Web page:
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Million Dollar Pictures: Jurors' Estimates of Modern Art



By Galina Davidoff of Magna Legal Services

We often talk about how presenting to jurors is an art and a science, and that phrase could not have been more literal for me recently. In my role as a jury consultant, I conducted mock trials for two very different cases, both involving extremely valuable pictures. Both cases later went to trial. One case (Case #1) was about a sale and pricing of a famous modern painting worth millions of dollars. Most of our mock jurors could not understand why the painting was worth so much (and many of the jurors were sure they could paint equally well!).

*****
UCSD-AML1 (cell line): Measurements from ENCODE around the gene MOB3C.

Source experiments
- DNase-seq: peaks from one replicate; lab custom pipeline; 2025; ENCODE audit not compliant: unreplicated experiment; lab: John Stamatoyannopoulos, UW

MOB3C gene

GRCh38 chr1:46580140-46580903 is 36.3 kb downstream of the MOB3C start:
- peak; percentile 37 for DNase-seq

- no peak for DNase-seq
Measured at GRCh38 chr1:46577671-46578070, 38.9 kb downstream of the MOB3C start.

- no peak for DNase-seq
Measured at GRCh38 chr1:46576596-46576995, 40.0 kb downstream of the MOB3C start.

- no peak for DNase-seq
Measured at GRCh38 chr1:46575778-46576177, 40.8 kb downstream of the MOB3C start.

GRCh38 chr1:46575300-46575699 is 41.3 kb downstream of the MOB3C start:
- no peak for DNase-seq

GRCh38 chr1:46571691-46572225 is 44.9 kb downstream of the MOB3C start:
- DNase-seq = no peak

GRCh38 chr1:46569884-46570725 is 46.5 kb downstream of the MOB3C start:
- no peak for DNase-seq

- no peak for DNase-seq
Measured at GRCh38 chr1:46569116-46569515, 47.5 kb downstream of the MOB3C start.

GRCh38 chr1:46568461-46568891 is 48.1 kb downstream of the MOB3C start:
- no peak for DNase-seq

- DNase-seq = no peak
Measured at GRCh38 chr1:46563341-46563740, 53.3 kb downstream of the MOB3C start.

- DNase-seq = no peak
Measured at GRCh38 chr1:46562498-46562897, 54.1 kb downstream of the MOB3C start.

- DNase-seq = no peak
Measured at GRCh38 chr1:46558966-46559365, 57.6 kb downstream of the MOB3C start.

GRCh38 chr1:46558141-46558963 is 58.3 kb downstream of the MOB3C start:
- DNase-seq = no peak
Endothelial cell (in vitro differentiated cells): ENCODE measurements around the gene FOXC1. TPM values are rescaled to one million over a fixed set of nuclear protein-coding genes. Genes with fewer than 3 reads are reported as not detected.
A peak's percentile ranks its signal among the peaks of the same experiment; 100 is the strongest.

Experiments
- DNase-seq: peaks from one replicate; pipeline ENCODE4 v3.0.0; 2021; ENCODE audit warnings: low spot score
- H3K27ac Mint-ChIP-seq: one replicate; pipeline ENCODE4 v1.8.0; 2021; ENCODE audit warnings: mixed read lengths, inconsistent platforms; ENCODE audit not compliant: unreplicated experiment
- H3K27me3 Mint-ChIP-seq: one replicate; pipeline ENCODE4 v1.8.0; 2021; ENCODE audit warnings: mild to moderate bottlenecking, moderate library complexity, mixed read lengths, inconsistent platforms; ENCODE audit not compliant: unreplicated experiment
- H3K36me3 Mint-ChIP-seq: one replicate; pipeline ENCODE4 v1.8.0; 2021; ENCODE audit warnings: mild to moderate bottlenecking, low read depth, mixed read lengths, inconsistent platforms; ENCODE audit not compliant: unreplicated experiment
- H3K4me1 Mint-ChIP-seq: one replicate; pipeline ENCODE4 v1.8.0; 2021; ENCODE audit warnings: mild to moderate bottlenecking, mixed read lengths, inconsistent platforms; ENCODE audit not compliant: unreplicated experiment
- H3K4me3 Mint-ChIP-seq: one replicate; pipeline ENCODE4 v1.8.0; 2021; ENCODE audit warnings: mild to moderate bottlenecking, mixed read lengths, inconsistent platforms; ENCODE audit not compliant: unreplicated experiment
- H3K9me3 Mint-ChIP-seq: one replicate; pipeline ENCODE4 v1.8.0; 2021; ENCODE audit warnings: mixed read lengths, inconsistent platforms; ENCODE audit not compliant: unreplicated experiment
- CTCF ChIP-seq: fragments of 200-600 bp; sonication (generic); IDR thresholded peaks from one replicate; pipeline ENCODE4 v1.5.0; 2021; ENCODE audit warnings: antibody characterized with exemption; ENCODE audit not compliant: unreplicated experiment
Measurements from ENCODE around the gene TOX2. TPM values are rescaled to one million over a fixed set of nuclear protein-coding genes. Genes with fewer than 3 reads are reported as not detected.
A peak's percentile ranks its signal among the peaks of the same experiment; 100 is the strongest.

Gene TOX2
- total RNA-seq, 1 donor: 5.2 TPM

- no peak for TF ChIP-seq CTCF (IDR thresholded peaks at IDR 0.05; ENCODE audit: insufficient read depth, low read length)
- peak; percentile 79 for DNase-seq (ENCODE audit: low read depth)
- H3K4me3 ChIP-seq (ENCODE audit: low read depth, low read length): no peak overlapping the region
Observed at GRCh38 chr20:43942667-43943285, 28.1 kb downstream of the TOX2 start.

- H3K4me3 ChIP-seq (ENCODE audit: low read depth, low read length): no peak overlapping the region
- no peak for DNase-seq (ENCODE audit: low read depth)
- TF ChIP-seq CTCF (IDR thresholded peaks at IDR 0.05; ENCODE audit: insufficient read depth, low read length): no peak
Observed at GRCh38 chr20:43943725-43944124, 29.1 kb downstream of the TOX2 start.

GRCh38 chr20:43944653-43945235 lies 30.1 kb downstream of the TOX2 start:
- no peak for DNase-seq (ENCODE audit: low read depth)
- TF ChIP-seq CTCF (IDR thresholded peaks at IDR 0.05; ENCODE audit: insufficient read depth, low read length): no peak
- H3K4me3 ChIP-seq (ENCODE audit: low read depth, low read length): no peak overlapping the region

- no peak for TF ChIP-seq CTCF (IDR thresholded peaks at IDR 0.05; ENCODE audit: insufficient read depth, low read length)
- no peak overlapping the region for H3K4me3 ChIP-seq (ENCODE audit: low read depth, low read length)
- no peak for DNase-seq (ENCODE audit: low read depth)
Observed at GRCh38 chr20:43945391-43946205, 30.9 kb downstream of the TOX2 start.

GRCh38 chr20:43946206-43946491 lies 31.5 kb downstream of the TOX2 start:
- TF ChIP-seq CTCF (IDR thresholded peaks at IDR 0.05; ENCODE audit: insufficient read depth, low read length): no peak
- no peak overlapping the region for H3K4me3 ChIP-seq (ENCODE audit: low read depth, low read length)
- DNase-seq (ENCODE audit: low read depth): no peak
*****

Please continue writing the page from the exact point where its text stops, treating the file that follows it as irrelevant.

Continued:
Another case (Case #2) involved allegations of patent infringement countered with allegations of obviousness and invalidity. The patent covered a part of agricultural machinery and seemed relatively simple compared to many modern inventions. Yet, in our jury research for the defense, most mock jurors did not see the obviousness we claimed. So, new trial graphics were created to bring out what jurors needed to see. In the modern art case, the jury sided with our client, the plaintiff, but decided that prices of such things are so fickle that the plaintiff cannot prove substantial losses. Their award to the plaintiff was modest compared to the demand. In the patent case the jury saw the obviousness we claimed, invalidated the patent and saved the defendants millions of dollars -- they can now go ahead and buy the above-mentioned painting if they think it is worth the price!

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